The Gosling Institute for Plant Preservation Logo Footer
University of Guelph

+519-824-4120

Bovey Bldg
601 Gordon St, Guelph, ON
N1G 1Y2 Canada

Cryobiology

GRIPP-research-plant-cryobiology

Cryopreservation involves the storage of plant tissues at ultra-low temperatures (usually in liquid nitrogen at -196 °C) with the intention of regenerating the stored material into new plants at a later time.

In addition to preserving plant species for a long period of time, cryo-collections are an invaluable resource for ‘backing-up’ plant biodiversity ex-situ, providing plant materials that can be used for re-planting or breeding initiatives, and ensuring the long-term sustainability and security of economically important crops. GRIPP is in the process of developing its cryo-collection by innovating and applying the latest advances in cryobiology to preserve endangered species from across the globe, beginning and prioritizing with Canadian flora. To date, this technique has been used to develop cryopreservation protocols for a variety of species including American elm, ginseng, golden paintbrush, Hill’s thistle, cherry birch and St. John’s Wort.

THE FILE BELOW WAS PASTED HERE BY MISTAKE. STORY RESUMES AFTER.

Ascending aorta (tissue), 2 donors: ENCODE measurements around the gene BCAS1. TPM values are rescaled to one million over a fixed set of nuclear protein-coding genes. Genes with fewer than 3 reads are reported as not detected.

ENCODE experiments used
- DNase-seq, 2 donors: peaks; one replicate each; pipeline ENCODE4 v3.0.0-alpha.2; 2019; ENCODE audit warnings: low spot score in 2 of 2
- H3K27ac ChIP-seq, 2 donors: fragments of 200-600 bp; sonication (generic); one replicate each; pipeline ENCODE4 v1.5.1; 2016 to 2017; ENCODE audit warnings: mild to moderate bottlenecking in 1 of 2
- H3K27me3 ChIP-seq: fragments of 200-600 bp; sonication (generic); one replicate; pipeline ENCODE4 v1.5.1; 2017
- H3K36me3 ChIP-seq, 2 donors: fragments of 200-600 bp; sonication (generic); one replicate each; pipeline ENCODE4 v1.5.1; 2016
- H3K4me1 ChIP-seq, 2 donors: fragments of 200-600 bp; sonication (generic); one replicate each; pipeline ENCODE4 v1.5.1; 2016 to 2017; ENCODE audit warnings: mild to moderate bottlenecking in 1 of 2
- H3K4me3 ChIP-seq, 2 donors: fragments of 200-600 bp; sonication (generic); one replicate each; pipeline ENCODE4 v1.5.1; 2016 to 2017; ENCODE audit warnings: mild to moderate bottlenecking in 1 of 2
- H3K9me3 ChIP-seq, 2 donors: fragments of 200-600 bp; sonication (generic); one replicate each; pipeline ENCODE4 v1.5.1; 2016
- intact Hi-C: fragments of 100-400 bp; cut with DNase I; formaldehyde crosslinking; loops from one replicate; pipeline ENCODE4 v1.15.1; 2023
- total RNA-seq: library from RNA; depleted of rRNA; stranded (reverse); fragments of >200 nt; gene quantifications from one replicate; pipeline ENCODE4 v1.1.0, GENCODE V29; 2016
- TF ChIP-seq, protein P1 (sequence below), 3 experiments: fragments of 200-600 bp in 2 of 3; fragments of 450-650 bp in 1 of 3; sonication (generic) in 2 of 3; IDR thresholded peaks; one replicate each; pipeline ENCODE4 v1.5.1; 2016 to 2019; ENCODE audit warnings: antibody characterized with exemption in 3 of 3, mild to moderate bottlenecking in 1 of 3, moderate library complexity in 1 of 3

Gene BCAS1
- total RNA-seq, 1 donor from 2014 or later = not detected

Selected Publications

  1. Salama A, Popova E, Jones AMP, Shukla MR, Fisk N, Saxena PK. (2018). Cryopreservation of the critically endangered golden paintbrush (Castilleja levisecta): from nature to cryobank to nature. In Vitro Cellular and Developmental Biology – Plant: 54 (1)69-78.
  2. Popova E, Haeng Hoon K, Saxena PK, Engelmann F, Pritchard HW. (2016). Frozen beauty: The cryobiotechnology of orchid diversity. Biotechnology advances 34(4): 380-403.
  3. Rathwell R, Popova E, Shukla MR, Saxena PK. (2016). Development of cryopreservation methods for cherry birch (Betula lenta L.), an endangered tree species in Canada. Canadian Journal of Forest Research 46(11): 1284-1292.
  4. Uchendu E, Shukla M, Reed B, Saxena PK. (2014). An efficient method for cryopreservation of St John’s Wort and tobacco: Role of melatonin.Acta Horticulturae 1039: 233-241.
  5. Uchendu EE, Shukla MR, Reed BM, Saxena, PK. (2013). Melatonin enhances the recovery of cryopreserved shoot tips of American elm (Ulmus americana L.).Journal of Pineal Research. 55(4): 435-442.